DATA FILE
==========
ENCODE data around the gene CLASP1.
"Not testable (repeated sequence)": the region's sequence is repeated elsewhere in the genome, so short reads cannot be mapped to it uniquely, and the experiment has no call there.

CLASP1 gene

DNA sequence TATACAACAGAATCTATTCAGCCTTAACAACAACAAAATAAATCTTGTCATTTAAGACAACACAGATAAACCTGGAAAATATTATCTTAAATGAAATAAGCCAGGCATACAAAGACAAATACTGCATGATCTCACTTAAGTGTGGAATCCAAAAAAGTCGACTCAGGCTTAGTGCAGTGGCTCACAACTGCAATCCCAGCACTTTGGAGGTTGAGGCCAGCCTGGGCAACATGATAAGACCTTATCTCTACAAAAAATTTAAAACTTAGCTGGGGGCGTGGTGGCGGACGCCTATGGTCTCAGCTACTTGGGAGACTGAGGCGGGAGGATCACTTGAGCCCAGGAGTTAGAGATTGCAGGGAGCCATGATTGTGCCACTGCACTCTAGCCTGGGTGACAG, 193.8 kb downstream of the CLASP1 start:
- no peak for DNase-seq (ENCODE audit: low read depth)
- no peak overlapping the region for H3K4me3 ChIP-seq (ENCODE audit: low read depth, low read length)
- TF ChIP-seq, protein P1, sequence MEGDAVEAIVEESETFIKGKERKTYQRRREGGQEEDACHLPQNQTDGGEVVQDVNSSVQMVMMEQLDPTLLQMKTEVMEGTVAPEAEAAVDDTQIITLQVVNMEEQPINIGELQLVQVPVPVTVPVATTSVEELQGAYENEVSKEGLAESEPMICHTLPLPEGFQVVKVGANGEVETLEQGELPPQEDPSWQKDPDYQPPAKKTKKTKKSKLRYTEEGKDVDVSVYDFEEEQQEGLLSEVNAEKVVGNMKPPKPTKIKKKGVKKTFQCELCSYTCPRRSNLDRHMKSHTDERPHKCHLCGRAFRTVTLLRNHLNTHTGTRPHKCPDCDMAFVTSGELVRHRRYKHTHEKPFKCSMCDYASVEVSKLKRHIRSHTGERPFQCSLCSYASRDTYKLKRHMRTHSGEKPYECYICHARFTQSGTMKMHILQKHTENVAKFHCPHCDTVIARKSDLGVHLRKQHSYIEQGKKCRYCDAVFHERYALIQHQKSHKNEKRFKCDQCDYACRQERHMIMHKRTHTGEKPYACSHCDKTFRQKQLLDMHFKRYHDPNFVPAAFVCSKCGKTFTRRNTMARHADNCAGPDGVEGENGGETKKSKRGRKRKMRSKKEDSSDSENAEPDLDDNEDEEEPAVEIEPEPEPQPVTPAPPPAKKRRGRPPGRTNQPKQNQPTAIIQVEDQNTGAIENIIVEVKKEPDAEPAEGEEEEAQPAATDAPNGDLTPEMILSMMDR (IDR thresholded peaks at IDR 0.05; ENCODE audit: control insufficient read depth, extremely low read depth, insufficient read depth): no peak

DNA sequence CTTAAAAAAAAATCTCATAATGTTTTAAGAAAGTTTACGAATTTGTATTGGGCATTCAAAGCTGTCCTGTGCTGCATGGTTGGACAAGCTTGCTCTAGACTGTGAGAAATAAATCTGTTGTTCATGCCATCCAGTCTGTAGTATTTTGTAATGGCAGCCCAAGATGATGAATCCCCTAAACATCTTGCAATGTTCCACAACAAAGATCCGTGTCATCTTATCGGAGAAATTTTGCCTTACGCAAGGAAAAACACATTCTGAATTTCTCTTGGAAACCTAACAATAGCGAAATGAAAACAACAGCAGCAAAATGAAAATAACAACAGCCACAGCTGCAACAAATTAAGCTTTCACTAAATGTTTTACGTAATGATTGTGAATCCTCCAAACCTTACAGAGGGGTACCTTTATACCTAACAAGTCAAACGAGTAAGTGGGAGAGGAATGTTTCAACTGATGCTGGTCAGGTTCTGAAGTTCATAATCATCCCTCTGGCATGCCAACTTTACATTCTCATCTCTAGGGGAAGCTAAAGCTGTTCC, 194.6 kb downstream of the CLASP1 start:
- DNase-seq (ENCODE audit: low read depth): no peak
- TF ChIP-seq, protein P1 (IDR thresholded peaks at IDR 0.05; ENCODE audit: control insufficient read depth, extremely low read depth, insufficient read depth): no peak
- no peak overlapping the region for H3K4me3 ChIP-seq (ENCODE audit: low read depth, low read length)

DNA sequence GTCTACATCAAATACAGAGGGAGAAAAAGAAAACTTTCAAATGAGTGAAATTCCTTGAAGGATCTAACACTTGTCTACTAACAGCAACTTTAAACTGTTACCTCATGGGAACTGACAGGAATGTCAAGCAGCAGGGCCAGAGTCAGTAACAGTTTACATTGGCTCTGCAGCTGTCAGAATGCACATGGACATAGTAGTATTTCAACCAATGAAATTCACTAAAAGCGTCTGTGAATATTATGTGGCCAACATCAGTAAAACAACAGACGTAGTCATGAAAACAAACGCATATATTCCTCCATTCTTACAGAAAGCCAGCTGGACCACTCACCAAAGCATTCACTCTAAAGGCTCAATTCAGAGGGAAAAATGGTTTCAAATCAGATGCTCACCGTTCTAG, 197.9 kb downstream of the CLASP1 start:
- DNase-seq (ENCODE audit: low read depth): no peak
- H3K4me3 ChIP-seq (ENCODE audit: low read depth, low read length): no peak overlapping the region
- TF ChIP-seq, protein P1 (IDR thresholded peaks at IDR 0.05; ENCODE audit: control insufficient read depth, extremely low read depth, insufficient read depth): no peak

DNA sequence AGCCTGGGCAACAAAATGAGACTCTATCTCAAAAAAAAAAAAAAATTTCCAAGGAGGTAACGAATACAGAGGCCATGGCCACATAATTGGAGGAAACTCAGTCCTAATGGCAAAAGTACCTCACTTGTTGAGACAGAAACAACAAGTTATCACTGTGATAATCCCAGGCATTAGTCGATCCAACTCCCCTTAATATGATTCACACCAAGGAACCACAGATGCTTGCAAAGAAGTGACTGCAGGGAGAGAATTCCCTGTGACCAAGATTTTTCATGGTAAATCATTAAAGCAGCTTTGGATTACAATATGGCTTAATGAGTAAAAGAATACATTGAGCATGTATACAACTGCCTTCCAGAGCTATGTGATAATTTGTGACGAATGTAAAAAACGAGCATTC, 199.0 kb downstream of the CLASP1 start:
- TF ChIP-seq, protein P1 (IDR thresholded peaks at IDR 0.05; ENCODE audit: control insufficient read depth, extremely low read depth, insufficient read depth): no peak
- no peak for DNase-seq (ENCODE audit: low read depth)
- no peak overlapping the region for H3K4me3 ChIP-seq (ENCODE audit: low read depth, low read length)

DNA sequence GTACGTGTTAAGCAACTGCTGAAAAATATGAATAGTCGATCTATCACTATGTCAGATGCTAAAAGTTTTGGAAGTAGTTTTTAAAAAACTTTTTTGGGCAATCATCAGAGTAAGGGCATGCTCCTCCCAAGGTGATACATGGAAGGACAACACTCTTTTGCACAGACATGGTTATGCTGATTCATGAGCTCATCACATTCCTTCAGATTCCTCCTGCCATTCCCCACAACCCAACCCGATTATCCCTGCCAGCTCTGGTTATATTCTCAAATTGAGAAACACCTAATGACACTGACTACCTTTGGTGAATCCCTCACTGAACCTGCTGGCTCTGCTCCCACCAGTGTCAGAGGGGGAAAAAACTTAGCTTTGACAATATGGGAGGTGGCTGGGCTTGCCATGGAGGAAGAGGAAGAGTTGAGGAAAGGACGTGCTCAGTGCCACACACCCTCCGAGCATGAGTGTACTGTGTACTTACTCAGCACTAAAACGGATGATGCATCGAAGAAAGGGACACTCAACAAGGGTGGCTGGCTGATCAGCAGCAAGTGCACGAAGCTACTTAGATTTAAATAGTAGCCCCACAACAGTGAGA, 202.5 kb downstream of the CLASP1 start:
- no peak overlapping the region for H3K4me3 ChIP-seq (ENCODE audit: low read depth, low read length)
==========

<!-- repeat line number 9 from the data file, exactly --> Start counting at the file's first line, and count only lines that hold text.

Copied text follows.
- DNase-seq (ENCODE audit: low read depth): no peak